Unbossed, unbought — but no longer unbronzed.
New York City will erect a statue of Rep. Shirley Chisholm, a political trailblazer who was the first black woman to serve in Congress and the first woman to seek the Democratic nomination for president.
The effort follows the city’s reviews of its statues — an effort to toss out “symbols of hate” — and the creation of She Built NYC, an initiative to create more statues of women.
“Congresswoman Shirley Chisholm’s legacy of leadership and activism has paved the way for thousands of women to seek public office,” First Lady Chirlane McCray said. “She is exactly the kind of New York woman whose contributions should be honored with representation in our public spaces, and that is now being realized with She Built NYC.”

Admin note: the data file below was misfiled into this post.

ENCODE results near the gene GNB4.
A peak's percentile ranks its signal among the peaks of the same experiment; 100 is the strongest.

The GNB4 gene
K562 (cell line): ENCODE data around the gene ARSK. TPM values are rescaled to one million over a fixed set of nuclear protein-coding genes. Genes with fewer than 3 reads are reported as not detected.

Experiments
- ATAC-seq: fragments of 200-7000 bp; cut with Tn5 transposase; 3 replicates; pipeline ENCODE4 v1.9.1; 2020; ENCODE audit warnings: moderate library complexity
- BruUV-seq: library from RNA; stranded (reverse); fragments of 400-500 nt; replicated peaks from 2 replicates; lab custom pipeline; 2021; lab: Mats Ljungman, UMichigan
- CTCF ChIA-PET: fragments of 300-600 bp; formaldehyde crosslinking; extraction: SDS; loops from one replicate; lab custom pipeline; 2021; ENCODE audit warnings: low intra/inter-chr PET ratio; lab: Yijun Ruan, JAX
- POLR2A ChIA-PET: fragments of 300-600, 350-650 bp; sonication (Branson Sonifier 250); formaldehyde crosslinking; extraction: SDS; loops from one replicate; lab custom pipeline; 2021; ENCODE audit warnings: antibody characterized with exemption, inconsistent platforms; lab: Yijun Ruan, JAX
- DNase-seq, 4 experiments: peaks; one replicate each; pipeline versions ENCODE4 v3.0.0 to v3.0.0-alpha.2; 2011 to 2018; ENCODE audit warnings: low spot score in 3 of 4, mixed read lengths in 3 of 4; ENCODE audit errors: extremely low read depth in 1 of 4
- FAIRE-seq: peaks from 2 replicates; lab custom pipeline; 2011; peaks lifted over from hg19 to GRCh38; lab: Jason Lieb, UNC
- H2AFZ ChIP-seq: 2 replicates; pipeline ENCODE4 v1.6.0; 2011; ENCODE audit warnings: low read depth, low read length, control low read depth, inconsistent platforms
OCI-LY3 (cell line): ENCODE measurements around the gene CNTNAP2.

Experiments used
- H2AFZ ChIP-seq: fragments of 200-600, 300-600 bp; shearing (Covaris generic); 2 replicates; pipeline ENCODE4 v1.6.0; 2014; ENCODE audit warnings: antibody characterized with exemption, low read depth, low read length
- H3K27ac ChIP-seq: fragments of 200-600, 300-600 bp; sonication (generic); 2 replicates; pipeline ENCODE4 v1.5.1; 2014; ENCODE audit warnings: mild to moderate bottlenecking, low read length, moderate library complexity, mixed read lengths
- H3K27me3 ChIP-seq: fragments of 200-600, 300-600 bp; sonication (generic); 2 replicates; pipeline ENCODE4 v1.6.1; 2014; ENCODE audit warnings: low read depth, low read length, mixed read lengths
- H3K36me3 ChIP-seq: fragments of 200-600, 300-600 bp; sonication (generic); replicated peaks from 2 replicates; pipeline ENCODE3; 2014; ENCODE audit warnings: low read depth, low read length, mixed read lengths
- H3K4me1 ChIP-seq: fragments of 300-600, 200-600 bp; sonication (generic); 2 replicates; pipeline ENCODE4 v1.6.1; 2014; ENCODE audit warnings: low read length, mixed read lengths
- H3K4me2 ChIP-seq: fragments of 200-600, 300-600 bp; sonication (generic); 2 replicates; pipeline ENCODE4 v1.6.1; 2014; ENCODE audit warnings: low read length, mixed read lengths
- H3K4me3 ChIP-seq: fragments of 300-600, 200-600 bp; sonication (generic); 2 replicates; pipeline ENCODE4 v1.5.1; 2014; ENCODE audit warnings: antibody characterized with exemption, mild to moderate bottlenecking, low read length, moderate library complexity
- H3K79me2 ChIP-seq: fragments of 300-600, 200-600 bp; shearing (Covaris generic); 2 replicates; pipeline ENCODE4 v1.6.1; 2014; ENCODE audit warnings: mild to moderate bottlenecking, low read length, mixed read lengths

The statue initiative solicited suggestions for women to be honored, opening up the call last June. An advisory board refined those submissions and made recommendations to the city.
An artist for the statue hasn’t been chosen but will be announced in 2019, and it’ll be installed by the end of 2020.
The statue of the Brooklyn-born Chisholm will stand at the entrance to Prospect Park, officials said.
An advisory panel with individuals representing a broad range of expertise and backgrounds helped refine the public submissions list and provided recommendations to the City. The selected artist who will design Rep. Chisholm’s monument in early will be announced 2019. The monument will be installed by the end of 2020.
Chisholm was elected in 1968, and served in the Congress for seven terms. In 1972, she ran for president as a Democrat.